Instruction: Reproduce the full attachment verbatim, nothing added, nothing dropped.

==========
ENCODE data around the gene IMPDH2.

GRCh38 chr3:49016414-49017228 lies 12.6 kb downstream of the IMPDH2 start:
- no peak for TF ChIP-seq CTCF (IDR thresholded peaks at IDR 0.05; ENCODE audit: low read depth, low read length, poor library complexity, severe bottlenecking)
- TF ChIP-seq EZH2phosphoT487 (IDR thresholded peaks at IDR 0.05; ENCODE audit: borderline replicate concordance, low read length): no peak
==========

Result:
ENCODE data around the gene IMPDH2.

GRCh38 chr3:49016414-49017228 lies 12.6 kb downstream of the IMPDH2 start:
- no peak for TF ChIP-seq CTCF (IDR thresholded peaks at IDR 0.05; ENCODE audit: low read depth, low read length, poor library complexity, severe bottlenecking)
- TF ChIP-seq EZH2phosphoT487 (IDR thresholded peaks at IDR 0.05; ENCODE audit: borderline replicate concordance, low read length): no peak